In the past, I was very much interested in starting the Smith Manoeuvre so that my mortgage interest could be tax deductible and I can make my mortgage work for me. I was intent on using this strategy because it seemed so attractive, so brilliant, and so… well.. scheme-y! And my name isn’t Young Scheme-y Thrifty for nothing.
However, it is 100% legal and there isn’t anything scheme-y about the Smith Manoeuvre.
There are many posts about the Smith Manoeuvre available written by all the fantastic Canadian PF blogger big wigs (most notably, Million Dollar Journey who is a big fan of the strategy).
If you’re interested in reading what the Canadian PF crew’s thoughts are on the Smith Manoeuvre, you can check it out here:
- My University Money – Why Is Financial Leverage Only Ok In Real Estate?
- Million Dollar Journey- Should I Start the Smith Manoeuvre?
- The Passive Income Earner- How to assess if the Smith Manoeuvre is Good for You
- Canadian Finance Blog- The Basics of the Smith Manoeuvre
- Canadian Capitalist- The Smith Manoeuvre Debate
- My Own Advisor- Should I Implement the Smith Manoeuvre?
What Is The Smith Manoeuvre, You Ask?
Well, it is a strategy developed by Fraser Smith back in 2002. He wrote a book about it (and named it after himself) and answered the question “Is your mortgage tax deductible?”
Essentially, the Smith Manoeuvre makes your mortgage tax deductible because you can re-invest your mortgage payments because you can earn income on it. The caveat (though this is easy to acquire) is to get a re-advanceable mortgage. Your Home Equity Line of Credit increases (allowing you to invest more) with every dollar you pay down on your mortgage.
Every time you make a payment to your mortgage, your Home Equity Line of Credit grows and you will be able to increase the amount you borrow on your home towards your investments, with the preference for dividend paying equities in a non-registered account (that means no TFSA, RRSP or the sort).
Related: RRSP vs TFSA
Basically, the goal is that you will be able to reduce your mortgage payments faster because the payments are tax deductible. So it is considered a win-win situation (minus the risk of leveraging on your home).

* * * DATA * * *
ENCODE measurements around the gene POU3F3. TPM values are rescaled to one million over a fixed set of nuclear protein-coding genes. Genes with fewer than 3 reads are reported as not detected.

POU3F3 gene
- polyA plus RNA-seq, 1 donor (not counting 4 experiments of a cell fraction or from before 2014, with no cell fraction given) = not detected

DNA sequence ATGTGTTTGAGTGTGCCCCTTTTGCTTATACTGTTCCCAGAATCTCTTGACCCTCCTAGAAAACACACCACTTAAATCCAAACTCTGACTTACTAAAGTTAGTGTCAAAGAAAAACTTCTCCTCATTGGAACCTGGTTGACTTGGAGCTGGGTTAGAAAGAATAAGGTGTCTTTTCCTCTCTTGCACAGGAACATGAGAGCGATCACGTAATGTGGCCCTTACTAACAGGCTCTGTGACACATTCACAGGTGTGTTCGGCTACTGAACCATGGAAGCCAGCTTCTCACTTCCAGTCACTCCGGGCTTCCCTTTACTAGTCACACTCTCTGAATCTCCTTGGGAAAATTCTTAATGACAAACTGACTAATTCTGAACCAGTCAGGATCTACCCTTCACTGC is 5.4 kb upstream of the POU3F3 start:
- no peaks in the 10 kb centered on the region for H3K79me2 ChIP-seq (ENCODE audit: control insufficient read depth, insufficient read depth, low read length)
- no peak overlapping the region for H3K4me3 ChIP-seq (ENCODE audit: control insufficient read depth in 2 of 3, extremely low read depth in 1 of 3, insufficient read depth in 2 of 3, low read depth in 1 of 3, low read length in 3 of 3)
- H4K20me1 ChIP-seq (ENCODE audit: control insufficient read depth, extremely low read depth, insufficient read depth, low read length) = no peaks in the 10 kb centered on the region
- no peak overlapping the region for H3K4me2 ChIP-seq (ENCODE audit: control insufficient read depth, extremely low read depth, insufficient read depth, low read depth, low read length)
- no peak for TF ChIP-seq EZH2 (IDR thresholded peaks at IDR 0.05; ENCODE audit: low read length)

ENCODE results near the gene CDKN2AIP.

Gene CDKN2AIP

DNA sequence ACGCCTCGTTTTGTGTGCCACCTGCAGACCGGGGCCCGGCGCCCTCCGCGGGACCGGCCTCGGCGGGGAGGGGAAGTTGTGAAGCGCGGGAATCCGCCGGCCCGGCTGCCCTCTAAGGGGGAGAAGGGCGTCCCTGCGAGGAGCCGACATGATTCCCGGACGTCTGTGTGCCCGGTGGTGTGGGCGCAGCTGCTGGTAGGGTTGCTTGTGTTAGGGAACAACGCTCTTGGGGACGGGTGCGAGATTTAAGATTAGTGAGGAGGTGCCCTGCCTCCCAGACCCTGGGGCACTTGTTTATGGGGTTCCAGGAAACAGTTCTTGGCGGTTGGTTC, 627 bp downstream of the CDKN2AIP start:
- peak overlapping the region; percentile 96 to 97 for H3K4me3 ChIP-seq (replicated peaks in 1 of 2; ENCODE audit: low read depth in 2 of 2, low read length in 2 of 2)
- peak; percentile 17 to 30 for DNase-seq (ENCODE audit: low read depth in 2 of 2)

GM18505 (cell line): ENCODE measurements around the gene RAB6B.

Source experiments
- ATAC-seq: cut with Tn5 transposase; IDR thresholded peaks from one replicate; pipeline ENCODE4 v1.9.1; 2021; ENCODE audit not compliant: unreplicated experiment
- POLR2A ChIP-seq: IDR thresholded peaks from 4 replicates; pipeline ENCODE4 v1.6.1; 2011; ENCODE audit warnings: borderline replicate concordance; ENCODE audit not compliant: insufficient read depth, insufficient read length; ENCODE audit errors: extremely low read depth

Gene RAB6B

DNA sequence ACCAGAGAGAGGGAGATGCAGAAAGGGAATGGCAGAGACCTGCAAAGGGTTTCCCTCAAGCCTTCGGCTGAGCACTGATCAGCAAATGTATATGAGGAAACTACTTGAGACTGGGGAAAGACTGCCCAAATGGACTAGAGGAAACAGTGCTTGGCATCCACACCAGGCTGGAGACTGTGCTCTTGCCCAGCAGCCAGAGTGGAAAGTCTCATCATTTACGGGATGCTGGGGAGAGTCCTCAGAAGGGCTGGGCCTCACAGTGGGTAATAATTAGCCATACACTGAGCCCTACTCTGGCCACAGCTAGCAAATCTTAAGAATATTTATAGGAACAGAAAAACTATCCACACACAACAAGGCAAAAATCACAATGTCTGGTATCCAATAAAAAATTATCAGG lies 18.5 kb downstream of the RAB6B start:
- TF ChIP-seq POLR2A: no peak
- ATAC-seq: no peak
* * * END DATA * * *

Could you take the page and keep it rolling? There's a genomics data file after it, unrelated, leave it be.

The main thing is that when you receive your tax refund you take that and use it towards paying down your mortgage.
If you are interested in Fraser Smith’s book, you can check out and buy his book here from his website.
So is the Smith Manoeuvre Risky?
Well, Ellen Roseman seems to think so. She’s a writer for the Toronto Star and disagrees with Fraser Smith’s opinion that Smith Manoeuvre debt is “good debt”.
I think that some people consider the Smith Manoeuvre to be the best thing since sliced bread, while others take a more cautious approach and think that it’s risky business to be leveraging your home (when essentially its already being leveraged with a large mortgage in a real estate market that is kind of shaky).
However, I haven’t embarked on this venture and after much deliberation, I don’t think I will embark on it. With interest rates rising I don’t see myself being successful with creating the income needed to offset the interest costs. However, it does seem like an attractive idea and if I had more of a backbone or a thirst for adventure, I would go for the gusto and go for the Smith Manoeuvre. I’m more of a Keep it Simple, Stupid type of girl, so likely the Smith Manoeuvre is not for me. I’ll stick to my basic strategy of aggressively paying off my mortgage loan and sticking to vanilla index ETFs that I purchase through Questrade, or with monthly pre-authorized contributions to Wealthsimple (my choice out of Canada’s top robo advisors).
Therefore Keep it Simple to most means paying off your principle mortgage. No re-advanceable fancy mortgage where you deduct taxes from it to get a big tax deduction (however sexy that sounds).
Readers, do you use the Smith Manoeuvre? What are your thoughts? Yay or Nay?